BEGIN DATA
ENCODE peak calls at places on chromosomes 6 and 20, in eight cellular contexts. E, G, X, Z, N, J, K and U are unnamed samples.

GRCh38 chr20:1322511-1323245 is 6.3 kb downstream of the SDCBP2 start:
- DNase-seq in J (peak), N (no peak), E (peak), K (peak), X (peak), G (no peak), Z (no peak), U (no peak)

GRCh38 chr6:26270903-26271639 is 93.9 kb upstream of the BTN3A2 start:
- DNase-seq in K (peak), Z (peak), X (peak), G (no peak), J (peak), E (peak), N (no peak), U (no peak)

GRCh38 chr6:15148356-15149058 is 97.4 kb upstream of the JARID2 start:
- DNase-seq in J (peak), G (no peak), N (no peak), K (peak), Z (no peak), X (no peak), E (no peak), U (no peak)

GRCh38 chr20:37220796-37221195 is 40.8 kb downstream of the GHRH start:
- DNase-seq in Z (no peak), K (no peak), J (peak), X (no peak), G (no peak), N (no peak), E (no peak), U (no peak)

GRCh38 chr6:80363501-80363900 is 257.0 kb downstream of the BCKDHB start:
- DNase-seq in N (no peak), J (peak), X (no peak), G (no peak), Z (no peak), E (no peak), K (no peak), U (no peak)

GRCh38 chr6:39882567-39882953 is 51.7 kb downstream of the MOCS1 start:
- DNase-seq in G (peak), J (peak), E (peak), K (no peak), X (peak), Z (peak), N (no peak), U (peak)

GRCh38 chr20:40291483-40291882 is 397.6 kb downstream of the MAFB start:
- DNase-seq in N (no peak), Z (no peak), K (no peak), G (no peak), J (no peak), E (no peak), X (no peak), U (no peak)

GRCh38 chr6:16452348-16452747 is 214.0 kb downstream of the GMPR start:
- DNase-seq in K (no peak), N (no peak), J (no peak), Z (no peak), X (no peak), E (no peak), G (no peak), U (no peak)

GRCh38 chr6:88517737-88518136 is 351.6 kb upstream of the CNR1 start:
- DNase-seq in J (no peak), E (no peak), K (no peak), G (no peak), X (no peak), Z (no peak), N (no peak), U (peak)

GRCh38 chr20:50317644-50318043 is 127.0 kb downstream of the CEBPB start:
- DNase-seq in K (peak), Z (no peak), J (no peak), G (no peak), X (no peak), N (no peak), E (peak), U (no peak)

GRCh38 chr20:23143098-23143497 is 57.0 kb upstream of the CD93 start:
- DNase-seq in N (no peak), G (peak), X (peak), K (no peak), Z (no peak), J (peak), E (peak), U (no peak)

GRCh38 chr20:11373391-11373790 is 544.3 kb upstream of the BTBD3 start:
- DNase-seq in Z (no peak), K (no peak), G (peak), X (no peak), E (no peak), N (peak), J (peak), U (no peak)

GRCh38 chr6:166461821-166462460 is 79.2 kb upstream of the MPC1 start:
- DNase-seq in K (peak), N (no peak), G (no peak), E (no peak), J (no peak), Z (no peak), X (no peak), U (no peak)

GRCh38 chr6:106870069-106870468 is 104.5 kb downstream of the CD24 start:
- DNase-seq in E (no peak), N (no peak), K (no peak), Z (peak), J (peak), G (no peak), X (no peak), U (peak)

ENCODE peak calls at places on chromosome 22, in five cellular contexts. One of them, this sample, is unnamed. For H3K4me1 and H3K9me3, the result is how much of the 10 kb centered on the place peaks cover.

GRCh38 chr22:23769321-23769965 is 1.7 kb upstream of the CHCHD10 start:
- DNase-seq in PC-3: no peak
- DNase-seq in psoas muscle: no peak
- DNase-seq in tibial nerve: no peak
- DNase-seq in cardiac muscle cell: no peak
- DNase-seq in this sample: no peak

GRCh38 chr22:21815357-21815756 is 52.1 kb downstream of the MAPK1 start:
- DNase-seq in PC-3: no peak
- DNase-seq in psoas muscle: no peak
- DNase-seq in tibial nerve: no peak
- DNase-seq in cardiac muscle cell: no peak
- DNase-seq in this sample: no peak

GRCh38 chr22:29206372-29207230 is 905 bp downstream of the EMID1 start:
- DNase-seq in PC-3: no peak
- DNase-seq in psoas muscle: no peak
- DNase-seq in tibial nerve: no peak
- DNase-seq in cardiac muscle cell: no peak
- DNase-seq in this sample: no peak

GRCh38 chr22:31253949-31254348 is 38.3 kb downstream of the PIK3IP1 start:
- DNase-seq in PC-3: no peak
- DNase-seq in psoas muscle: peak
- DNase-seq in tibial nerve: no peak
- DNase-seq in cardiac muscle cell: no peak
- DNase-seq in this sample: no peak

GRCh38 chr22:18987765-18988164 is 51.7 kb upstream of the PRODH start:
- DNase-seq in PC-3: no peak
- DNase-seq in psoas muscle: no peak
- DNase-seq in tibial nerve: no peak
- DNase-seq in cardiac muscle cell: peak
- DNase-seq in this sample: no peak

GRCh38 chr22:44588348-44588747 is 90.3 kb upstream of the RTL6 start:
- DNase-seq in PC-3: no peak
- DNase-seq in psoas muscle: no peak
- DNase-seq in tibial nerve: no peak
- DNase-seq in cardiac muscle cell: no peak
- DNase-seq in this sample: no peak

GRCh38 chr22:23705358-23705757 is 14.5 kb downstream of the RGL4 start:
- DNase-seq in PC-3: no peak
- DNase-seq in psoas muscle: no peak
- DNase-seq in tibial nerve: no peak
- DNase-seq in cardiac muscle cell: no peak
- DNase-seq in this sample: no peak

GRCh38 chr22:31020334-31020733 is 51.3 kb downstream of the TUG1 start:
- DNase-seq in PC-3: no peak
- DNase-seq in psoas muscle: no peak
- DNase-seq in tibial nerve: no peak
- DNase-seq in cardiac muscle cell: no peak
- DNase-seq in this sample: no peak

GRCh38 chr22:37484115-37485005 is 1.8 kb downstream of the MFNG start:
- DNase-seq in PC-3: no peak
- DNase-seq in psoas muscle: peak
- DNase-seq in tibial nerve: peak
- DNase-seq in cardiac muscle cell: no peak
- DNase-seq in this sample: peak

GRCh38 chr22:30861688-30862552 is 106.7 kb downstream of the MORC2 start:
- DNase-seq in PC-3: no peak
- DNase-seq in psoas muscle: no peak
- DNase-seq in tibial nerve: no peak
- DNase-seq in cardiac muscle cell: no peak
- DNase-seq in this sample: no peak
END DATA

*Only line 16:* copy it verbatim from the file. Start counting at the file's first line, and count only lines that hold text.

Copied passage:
GRCh38 chr6:16452348-16452747 is 214.0 kb downstream of the GMPR start: